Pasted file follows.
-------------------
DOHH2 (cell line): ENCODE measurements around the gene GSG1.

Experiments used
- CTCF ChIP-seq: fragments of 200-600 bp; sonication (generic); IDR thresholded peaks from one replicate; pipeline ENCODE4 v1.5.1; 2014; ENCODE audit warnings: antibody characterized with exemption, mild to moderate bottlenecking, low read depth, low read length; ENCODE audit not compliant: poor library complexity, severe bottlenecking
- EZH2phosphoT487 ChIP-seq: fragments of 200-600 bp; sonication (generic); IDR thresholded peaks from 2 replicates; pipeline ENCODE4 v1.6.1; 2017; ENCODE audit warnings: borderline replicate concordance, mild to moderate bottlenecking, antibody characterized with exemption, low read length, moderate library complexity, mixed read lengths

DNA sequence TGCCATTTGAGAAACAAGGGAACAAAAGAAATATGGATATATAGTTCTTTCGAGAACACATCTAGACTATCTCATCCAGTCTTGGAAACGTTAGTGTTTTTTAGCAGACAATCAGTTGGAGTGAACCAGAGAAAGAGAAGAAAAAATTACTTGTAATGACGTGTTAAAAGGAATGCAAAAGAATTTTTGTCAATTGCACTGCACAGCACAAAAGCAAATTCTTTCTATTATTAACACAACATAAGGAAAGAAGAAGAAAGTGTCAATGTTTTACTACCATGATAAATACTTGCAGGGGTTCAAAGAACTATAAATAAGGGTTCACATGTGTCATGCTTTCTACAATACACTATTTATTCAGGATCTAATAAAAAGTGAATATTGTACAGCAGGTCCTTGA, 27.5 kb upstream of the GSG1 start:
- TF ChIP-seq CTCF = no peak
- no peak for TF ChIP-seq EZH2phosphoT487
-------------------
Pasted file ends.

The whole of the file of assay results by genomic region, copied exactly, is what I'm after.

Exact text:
DOHH2 (cell line): ENCODE measurements around the gene GSG1.

Experiments used
- CTCF ChIP-seq: fragments of 200-600 bp; sonication (generic); IDR thresholded peaks from one replicate; pipeline ENCODE4 v1.5.1; 2014; ENCODE audit warnings: antibody characterized with exemption, mild to moderate bottlenecking, low read depth, low read length; ENCODE audit not compliant: poor library complexity, severe bottlenecking
- EZH2phosphoT487 ChIP-seq: fragments of 200-600 bp; sonication (generic); IDR thresholded peaks from 2 replicates; pipeline ENCODE4 v1.6.1; 2017; ENCODE audit warnings: borderline replicate concordance, mild to moderate bottlenecking, antibody characterized with exemption, low read length, moderate library complexity, mixed read lengths

DNA sequence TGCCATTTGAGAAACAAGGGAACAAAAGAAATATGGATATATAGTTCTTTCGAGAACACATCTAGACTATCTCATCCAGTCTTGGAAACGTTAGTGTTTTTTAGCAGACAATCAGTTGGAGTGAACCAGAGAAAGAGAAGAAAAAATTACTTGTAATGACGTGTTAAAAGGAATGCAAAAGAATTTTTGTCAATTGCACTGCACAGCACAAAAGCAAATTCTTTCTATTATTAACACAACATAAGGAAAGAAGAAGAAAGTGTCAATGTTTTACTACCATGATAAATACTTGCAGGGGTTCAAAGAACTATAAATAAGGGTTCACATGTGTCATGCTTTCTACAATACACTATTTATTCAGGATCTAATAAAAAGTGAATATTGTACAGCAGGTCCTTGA, 27.5 kb upstream of the GSG1 start:
- TF ChIP-seq CTCF = no peak
- no peak for TF ChIP-seq EZH2phosphoT487